The argument for it being a classic:
Well, to begin with, there's the simple argument of what a huge influence this has had on popular culture at large, with there now existing thousands of projects that in one way or another riff on either Frankenstein's monster itself or Shelley's general concept of the "mad scientist." (Of course, let's not forget that the vast majority of these are actually riffs on James Whale's infamous 1931 film adaptation, which in reality has very little to do with the book itself -- for example, just look at the differing ways the book and movie deal with one of the story's most famous scenes... BOOK: "One day, when I was oppressed by cold, I found a fire which had been left by some wandering beggars, and was overcome with delight at the warmth I experienced from it. In my joy I thrust my hand into the live embers, but quickly drew it out again with a cry of pain. How strange, I thought, that the same cause should produce such opposite effects." MOVIE: "Fire bad! FIRE BAD!!!") Perhaps the more compelling argument, then, is that it's a perfect record of a very important time in history, a story that very cleverly references not only the events that led to the era before it but also the reasons why that era was eventually rejected; because for those who don't know, the Great Age of Reason initially started with these so-called natural philosophers of the 1600s, who did nothing but observe and replicate the way God worked out in nature, but by the 1800s had evolved into "scientists" who were actively attempting to manipulate and change this natural environment, which more and more people began to see as a mockery of God instead of an exaltation of Him. Although trashed by Enlightenment-trained critics when first coming out, Frankenstein was eagerly eaten up by the gothic-obsessed public at large, making it as powerful a reflection of its time as The DaVinci Code is of ours.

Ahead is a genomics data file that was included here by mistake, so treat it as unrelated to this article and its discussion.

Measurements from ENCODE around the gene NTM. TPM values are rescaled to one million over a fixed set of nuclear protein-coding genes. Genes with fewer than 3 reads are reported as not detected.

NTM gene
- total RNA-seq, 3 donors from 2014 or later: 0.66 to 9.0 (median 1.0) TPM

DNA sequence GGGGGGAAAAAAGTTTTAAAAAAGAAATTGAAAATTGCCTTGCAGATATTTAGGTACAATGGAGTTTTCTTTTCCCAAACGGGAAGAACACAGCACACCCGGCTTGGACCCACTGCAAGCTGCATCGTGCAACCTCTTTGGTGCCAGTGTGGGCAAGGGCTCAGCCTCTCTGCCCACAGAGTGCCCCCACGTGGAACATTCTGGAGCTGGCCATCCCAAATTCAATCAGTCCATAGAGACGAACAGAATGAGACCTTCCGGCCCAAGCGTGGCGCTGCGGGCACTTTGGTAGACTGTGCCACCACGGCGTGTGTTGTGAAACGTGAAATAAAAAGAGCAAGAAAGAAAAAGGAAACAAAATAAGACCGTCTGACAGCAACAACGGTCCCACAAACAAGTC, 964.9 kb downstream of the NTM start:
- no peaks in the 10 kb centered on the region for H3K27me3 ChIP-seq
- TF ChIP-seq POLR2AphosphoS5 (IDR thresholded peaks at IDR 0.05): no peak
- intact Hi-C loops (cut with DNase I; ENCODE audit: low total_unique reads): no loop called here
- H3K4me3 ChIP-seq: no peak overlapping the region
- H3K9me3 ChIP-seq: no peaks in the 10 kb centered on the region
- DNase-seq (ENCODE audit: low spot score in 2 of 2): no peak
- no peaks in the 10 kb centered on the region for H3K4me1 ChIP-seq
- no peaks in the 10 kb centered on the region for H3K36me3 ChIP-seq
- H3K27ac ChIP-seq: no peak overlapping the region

The argument against:
Not much these days, although for a long time it was argued that Frankenstein is nothing more than a simple piece of lurid entertainment designed for overly dramatic housewives, and not fit for being debated as a piece of literature to begin with. (In fact, I think it telling that when the book was first published anonymously, criticism tended to focus on its actual quality, while after the author's identity became known it was roundly dismissed altogether as "the work of a girl.") But of course, as with all literature, time has a way of profoundly changing our opinion of what constitutes artistic "worth," making this not much of a valid argument anymore.

My verdict: